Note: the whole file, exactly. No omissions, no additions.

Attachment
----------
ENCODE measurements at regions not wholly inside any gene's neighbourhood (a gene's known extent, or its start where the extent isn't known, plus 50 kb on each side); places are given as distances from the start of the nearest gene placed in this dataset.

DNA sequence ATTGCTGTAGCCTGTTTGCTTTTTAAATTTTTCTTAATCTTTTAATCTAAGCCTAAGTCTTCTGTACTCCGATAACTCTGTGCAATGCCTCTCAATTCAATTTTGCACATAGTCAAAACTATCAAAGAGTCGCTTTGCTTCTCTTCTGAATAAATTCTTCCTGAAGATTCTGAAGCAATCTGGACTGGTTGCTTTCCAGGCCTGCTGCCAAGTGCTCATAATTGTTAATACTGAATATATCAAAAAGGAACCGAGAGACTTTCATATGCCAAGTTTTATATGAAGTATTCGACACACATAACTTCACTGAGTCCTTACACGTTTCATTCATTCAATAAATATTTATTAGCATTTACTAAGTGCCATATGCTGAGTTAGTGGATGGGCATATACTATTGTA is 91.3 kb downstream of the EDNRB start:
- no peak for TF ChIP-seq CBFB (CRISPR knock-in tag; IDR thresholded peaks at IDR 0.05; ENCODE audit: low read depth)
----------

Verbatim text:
ENCODE measurements at regions not wholly inside any gene's neighbourhood (a gene's known extent, or its start where the extent isn't known, plus 50 kb on each side); places are given as distances from the start of the nearest gene placed in this dataset.

DNA sequence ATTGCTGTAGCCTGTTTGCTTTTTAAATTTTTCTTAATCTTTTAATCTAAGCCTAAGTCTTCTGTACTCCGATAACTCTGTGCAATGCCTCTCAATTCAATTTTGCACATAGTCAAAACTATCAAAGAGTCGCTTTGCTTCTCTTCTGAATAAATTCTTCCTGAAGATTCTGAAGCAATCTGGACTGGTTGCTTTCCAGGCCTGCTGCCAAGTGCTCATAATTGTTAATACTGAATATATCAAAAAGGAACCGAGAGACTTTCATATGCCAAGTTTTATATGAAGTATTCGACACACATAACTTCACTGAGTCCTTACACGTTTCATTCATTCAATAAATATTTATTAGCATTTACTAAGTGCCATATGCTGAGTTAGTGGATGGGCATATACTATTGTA is 91.3 kb downstream of the EDNRB start:
- no peak for TF ChIP-seq CBFB (CRISPR knock-in tag; IDR thresholded peaks at IDR 0.05; ENCODE audit: low read depth)